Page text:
The Library sent draft specifications for conversion of name and series authorities to OCLC in February. OCLC plans to report on the first test of its conversion program for authorities in April, with conversion specifications being finalized in May and machine conversion of name and series authorities to begin in July.
Results of RLG's first test runs on the Library sample Chinese-language bibliographic records will be shared with the Library and OCLC in March. The Library, OCLC, and RLG will finalize conversion specifications for bibliographic records in June. The finalized specifications will be made available on the pinyin Web site. RLG plans to begin converting clusters containing LC's Chinese-language bibliographic records in the RLG union catalog in August. After finishing conversion of the Library's Chinese records in September, RLG will begin to convert other clusters. OCLC will begin to convert Chinese bibliographic records in WorldCat in October. Both OCLC and RLG plan to complete the conversion of bibliographic records by April 2001.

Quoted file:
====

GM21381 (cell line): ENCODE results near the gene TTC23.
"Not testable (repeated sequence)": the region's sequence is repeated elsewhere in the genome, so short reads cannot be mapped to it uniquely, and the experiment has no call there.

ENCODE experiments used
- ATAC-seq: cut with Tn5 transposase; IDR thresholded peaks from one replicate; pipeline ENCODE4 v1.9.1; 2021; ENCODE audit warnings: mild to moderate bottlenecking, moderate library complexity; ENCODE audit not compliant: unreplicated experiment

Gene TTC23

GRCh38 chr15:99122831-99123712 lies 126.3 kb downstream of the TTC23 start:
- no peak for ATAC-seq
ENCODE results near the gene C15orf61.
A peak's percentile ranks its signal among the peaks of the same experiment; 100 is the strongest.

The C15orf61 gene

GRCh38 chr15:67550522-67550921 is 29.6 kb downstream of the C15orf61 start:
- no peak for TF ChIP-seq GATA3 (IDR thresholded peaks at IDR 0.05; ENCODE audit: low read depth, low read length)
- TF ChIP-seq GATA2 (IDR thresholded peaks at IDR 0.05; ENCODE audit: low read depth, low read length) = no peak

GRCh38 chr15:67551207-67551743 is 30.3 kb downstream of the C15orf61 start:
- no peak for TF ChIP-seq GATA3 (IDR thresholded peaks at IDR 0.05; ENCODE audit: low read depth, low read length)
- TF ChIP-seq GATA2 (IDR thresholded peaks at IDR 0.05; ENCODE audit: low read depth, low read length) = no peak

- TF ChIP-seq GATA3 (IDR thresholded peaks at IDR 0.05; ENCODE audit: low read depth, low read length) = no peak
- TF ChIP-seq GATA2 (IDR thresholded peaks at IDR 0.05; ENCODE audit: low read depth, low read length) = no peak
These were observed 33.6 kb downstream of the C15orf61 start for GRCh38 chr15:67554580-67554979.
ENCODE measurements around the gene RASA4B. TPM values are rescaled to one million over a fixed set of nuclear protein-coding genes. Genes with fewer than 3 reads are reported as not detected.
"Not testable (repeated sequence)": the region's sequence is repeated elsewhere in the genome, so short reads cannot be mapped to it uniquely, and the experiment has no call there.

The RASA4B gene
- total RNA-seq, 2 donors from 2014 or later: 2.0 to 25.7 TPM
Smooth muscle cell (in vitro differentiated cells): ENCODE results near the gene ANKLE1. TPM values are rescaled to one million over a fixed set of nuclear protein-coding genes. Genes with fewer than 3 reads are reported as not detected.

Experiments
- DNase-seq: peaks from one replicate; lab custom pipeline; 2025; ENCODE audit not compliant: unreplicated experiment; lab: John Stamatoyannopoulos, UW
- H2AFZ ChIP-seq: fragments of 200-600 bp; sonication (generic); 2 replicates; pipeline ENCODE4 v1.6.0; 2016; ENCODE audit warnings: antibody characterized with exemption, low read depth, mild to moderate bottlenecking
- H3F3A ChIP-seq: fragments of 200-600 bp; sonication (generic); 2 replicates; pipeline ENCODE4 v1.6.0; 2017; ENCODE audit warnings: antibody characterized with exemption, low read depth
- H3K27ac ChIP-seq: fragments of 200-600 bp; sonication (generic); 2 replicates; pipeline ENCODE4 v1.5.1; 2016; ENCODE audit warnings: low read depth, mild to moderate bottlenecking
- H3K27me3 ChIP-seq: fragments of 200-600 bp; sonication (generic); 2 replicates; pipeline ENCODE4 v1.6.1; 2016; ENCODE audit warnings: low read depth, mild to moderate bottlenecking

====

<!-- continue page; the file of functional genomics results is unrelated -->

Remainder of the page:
Conversion of subject headings will begin in July. After that time, catalogers will be directed to use pinyin romanization when they create new subject headings. Related classification changes will be initiated as headings are converted. The Cataloging Policy and Support Office plans to end the current chronological period for Chinese literary authors at the end of this year, and then begin a new period with Cutter numbers based on pinyin romanization. Drafts of these schedules may be found at URL http://lcweb.loc.gov/catdir/pinyin/authors1949.html and URL http://lcweb.loc.gov/catdir/pinyin/authors2001.html
Converted authorities will be included in the daily NACO distribution to OCLC and RLIN, as well as in other authority products, as they are converted, beginning in August. The Library will begin to load its converted bibliographic records in September, and distribute them in October 2000.